Since December 2007, approximately 142,660 drivers have exited the field, Wilson said. More telling, one in six drivers is 55 years old or older, and will be nearing retirement as volumes finally start to rebound. UPS, for one, reports that it expects to see 25,000 of its drivers retire over the next five years. Less than one quarter of current drivers are younger than 35 and the industry has been attracting a smaller share of younger workers entering the job market.
Complicating matters, new safety recordkeeping and enforcement rules under the Federal Motor Carrier Safety Administration’s Comprehensive Safety Analysis (CSA) 2010 will contribute to driver shortages and slow the return of capacity to the market. Noël Perry, economist with FTR Associates, predicts a shortage of 200,000 drivers by the end of 2010 and another 200,000 by the end of 2011, for a total shortfall going into 2012 of 400,000 drivers.
A Volatile Road Ahead
Even with a steady recovery of demand, volatility on the supply side of transportation capacity means 2010 will continue to challenge logistics professionals. While the State of Logistics Report is not intended to be predictive, Wilson did acknowledge that 2010 indicators speak to this unpredictability.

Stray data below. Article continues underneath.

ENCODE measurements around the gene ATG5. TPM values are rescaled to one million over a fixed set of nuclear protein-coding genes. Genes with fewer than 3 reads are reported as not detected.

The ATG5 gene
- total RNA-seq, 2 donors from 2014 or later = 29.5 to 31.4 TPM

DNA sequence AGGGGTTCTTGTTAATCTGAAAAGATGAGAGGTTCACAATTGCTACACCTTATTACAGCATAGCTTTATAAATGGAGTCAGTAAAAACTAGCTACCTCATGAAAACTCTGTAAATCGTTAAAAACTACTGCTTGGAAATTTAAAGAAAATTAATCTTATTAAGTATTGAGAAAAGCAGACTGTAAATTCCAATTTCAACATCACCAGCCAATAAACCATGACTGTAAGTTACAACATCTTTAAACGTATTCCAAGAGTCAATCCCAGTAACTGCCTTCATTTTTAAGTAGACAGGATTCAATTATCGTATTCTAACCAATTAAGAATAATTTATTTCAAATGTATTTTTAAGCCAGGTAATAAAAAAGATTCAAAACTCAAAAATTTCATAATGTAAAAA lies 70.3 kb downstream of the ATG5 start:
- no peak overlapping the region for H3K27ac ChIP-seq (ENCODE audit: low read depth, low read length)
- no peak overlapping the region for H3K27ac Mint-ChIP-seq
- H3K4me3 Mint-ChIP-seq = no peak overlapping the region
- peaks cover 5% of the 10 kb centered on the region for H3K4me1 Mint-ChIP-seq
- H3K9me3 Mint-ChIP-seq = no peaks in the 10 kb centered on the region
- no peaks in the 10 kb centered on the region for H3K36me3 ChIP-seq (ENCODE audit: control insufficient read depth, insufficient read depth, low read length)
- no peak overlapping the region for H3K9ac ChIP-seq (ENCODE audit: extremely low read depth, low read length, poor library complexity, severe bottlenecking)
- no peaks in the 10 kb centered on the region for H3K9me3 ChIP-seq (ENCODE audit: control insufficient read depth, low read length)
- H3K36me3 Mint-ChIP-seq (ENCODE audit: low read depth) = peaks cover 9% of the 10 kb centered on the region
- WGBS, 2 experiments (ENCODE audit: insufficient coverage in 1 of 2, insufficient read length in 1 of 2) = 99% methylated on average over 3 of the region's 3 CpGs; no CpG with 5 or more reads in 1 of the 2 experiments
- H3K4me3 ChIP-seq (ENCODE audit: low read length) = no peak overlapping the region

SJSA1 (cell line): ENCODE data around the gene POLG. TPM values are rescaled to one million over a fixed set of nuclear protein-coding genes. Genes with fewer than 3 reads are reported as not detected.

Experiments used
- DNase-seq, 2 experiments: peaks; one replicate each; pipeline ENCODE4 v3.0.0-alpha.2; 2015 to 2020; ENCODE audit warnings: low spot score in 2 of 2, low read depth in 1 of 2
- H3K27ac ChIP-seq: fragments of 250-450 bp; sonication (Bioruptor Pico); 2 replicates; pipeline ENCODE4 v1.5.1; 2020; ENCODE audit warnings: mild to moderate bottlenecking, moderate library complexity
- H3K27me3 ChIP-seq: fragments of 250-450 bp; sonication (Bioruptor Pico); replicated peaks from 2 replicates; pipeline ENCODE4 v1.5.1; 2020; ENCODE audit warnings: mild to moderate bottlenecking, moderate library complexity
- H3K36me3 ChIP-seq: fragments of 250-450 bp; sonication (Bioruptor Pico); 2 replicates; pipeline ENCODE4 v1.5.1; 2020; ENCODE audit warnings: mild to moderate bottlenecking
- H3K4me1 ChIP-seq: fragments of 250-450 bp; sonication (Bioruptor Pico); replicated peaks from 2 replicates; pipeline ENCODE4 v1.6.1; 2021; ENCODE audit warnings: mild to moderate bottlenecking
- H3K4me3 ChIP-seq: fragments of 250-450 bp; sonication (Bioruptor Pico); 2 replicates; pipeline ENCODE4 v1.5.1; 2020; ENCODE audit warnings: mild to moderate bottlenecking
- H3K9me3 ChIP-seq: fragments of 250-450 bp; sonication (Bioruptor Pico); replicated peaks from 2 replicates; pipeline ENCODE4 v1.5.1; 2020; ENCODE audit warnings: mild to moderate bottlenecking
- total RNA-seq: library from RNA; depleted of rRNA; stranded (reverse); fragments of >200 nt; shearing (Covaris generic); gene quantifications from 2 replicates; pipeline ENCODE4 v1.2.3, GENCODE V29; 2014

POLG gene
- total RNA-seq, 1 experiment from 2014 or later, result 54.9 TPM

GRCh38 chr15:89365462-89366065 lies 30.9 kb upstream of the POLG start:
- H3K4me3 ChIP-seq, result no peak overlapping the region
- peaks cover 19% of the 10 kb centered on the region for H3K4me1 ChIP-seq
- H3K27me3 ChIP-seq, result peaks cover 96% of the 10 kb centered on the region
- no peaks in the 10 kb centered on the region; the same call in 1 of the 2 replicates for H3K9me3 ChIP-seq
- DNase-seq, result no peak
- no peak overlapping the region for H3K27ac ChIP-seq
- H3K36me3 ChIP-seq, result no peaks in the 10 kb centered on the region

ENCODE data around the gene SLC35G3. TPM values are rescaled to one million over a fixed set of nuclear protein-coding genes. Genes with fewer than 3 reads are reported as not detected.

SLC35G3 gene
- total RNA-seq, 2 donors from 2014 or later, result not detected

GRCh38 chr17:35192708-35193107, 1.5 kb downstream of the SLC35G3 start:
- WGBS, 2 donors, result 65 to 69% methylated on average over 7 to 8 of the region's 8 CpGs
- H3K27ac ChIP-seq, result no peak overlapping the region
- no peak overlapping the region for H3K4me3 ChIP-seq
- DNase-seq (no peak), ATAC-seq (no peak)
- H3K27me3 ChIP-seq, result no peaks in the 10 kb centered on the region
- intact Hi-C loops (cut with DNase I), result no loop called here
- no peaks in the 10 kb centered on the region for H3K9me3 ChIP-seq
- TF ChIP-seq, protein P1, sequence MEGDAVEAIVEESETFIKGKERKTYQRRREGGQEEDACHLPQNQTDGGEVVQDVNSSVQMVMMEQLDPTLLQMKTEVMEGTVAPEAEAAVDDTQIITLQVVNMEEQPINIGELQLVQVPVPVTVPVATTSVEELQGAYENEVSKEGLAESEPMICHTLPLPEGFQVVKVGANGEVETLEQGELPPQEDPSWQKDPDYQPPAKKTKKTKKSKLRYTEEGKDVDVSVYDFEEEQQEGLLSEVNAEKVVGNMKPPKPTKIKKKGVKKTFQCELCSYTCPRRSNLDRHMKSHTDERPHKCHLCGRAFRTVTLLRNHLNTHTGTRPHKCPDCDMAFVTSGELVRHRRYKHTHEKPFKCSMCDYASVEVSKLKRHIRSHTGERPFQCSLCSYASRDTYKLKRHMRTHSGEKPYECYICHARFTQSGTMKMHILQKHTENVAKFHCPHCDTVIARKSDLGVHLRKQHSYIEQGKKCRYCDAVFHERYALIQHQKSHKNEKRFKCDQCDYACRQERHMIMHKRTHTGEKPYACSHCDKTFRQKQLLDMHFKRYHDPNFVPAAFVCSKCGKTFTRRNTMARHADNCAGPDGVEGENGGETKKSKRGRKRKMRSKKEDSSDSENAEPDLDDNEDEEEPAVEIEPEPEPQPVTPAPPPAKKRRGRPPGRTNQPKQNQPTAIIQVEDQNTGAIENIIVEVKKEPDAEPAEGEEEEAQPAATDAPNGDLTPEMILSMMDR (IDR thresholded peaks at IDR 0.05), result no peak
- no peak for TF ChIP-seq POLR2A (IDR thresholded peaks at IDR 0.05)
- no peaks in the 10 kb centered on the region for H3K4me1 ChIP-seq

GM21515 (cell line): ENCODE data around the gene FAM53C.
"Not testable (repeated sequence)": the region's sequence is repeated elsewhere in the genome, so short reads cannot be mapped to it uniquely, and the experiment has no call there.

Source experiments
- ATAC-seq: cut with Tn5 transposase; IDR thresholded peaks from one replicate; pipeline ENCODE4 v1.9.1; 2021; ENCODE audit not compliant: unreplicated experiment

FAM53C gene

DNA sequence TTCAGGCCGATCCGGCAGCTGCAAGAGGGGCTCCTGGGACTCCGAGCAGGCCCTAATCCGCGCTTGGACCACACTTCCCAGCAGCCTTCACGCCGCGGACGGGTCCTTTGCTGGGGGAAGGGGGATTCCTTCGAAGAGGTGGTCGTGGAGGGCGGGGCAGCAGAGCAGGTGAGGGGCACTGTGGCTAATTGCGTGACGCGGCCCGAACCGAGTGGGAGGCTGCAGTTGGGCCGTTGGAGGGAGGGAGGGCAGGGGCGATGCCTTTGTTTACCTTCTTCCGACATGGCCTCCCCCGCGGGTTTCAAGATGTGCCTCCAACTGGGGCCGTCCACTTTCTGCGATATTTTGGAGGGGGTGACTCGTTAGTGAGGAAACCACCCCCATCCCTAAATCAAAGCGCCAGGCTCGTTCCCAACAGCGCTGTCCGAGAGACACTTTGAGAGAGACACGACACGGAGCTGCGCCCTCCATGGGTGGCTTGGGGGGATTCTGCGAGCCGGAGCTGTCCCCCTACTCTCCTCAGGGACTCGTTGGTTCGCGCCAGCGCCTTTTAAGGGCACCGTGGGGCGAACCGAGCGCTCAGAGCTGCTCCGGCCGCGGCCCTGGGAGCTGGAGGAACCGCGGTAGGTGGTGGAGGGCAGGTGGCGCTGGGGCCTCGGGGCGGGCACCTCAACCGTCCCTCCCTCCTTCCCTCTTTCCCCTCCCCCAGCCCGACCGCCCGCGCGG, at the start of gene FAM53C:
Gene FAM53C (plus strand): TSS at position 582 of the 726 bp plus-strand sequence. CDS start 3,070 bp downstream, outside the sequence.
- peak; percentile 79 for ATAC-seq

On rates alone, driver pay has been driven down as carriers scramble to find ways to cut costs. Layoffs and early retirements, without a swell of new drivers, add to the problem. Safety enforcement is likely to replicate the experience of earlier changes such as the commercial driver license, security background checks, and drug testing—shrinking the pool of drivers and increasing the cost to find and keep qualified workers.
But it isn’t all about drivers. Required equipment and technology upgrades are pushing the cost of vehicles higher. Using rail and rail/intermodal, equipment can be brought back online. The railroads are already paying attractive wages and offering good benefits, so railroad jobs are some of the best in the industry. But ocean carriers are holding capacity back to try to support price increases. With new builds in the works, the ocean lines are scrapping older vessels to avoid a glut. Even the troubled airlines, with some widebody capacity idled, are slow to bring back aircraft.